val training = splits(0)
val test = splits(1)
// Create isotonic regression model from training data.
// Isotonic parameter defaults to true so it is only shown for demonstration
val model = new IsotonicRegression().setIsotonic(true).run(training)
// Create tuples of predicted and real labels.
val predictionAndLabel = test.map { point =>
val predictedLabel = model.predict(point._2)
(predictedLabel, point._1)
}
// Calculate mean squared error between predicted and real labels.
val meanSquaredError = predictionAndLabel.map{case(p, l) => math.pow((p - l), 2)}.mean()
println("Mean Squared Error = " + meanSquaredError)
```

Data are read from a file where each line has a format label,feature i.e. 4710.28,500.00. The data are split to training and testing set. Model is created using the training set and a mean squared error is calculated from the predicted labels and real labels in the test set.

```
import org.apache.spark.SparkConf;
import org.apache.spark.api.java.JavaDoubleRDD;
import org.apache.spark.api.java.JavaPairRDD;
import org.apache.spark.api.java.JavaRDD;
import org.apache.spark.api.java.JavaSparkContext;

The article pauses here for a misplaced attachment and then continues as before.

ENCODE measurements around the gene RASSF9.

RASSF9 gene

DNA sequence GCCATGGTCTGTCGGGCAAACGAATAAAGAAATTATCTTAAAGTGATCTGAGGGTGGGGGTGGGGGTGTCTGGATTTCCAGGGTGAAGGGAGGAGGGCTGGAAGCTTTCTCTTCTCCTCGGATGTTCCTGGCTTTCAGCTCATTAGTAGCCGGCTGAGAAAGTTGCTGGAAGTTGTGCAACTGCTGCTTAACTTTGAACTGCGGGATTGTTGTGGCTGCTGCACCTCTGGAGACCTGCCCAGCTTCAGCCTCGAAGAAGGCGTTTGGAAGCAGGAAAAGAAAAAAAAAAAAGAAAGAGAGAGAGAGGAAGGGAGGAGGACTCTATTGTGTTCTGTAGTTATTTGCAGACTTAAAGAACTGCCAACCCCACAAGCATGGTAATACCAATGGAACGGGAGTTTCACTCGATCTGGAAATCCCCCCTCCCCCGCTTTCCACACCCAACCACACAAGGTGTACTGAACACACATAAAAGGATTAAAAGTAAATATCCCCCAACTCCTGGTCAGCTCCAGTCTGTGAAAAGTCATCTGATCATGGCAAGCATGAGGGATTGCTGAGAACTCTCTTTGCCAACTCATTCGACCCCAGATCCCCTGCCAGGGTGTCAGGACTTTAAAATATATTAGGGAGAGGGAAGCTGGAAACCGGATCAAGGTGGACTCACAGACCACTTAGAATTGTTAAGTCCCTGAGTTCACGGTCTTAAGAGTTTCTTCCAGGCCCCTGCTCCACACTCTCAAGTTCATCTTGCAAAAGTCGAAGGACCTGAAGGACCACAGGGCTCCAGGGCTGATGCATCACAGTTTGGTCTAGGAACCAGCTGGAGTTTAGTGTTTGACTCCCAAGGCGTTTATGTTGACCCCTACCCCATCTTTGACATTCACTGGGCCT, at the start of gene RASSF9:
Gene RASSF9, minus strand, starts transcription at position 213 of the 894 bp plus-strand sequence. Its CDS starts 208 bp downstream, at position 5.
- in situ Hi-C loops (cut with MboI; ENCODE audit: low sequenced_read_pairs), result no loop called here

import org.apache.spark.api.java.function.Function;
import org.apache.spark.api.java.function.PairFunction;
import org.apache.spark.mllib.regression.IsotonicRegressionModel;
import scala.Tuple2;
import scala.Tuple3;
JavaRDD<String> data = sc.textFile("data/mllib/sample_isotonic_regression_data.txt");
// Create label, feature, weight tuples from input data with weight set to default value 1.0.
JavaRDD<Tuple3<Double, Double, Double>> parsedData = data.map(
new Function<String, Tuple3<Double, Double, Double>>() {
public Tuple3<Double, Double, Double> call(String line) {
String[] parts = line.split(",");
return new Tuple3<>(new Double(parts[0]), new Double(parts[1]), 1.0);
}
}
);
// Split data into training (60%) and test (40%) sets.
JavaRDD<Tuple3<Double, Double, Double>>[] splits = parsedData.randomSplit(new double[] {0.6, 0.4}, 11L);
JavaRDD<Tuple3<Double, Double, Double>> training = splits[0];
JavaRDD<Tuple3<Double, Double, Double>> test = splits[1];
// Create isotonic regression model from training data.
// Isotonic parameter defaults to true so it is only shown for demonstration
IsotonicRegressionModel model = new IsotonicRegression().setIsotonic(true).run(training);
// Create tuples of predicted and real labels.
JavaPairRDD<Double, Double> predictionAndLabel = test.mapToPair(
new PairFunction<Tuple3<Double, Double, Double>, Double, Double>() {
@Override public Tuple2<Double, Double> call(Tuple3<Double, Double, Double> point) {
Double predictedLabel = model.predict(point._2());
return new Tuple2<Double, Double>(predictedLabel, point._1());
}
}
);
// Calculate mean squared error between predicted and real labels.
Double meanSquaredError = new JavaDoubleRDD(predictionAndLabel.map(
new Function<Tuple2<Double, Double>, Object>() {
@Override public Object call(Tuple2<Double, Double> pl) {
return Math.pow(pl._1() - pl._2(), 2);
}
}
).rdd()).mean();
System.out.println("Mean Squared Error = " + meanSquaredError);
```